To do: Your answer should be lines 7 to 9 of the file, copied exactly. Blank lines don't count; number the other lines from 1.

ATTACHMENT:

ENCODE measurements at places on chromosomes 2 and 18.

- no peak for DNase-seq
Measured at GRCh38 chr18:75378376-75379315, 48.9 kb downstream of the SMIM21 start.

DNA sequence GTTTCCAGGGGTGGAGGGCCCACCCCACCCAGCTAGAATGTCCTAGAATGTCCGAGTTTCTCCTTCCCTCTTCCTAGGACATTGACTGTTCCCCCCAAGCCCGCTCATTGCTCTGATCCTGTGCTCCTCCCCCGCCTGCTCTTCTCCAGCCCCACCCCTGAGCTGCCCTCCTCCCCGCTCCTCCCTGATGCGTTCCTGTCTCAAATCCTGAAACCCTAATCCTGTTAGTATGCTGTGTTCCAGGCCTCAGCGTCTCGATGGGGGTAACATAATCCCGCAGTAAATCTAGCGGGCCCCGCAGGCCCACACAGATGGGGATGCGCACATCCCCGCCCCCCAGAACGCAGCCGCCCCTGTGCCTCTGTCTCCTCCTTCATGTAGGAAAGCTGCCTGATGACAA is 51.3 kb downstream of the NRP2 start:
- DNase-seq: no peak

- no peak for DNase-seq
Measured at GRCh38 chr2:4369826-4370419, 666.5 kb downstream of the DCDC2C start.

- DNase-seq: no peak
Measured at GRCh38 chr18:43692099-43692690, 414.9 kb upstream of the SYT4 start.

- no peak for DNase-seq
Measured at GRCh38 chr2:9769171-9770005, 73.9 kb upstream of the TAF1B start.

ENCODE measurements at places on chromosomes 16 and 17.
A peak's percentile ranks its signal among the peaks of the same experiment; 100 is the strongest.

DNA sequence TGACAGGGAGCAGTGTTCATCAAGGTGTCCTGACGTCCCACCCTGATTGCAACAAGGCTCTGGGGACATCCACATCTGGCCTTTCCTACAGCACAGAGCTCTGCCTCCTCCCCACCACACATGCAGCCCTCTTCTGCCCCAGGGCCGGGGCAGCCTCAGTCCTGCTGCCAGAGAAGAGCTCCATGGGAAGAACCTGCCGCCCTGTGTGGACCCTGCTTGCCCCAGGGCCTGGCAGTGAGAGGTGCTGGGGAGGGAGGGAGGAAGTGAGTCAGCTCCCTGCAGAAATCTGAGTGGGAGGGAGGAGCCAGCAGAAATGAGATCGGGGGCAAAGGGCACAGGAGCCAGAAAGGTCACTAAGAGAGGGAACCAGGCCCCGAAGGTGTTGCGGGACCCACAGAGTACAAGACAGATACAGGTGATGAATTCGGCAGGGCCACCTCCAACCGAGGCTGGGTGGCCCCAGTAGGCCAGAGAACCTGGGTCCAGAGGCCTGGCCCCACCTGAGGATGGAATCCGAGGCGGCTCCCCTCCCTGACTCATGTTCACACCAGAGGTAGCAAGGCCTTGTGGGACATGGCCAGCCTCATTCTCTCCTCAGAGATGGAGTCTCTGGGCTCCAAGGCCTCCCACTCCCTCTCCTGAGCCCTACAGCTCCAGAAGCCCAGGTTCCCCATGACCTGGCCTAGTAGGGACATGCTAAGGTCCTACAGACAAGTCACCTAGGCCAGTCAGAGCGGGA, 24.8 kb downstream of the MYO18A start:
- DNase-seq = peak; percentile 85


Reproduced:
Measured at GRCh38 chr2:4369826-4370419, 666.5 kb downstream of the DCDC2C start.

- DNase-seq: no peak
Measured at GRCh38 chr18:43692099-43692690, 414.9 kb upstream of the SYT4 start.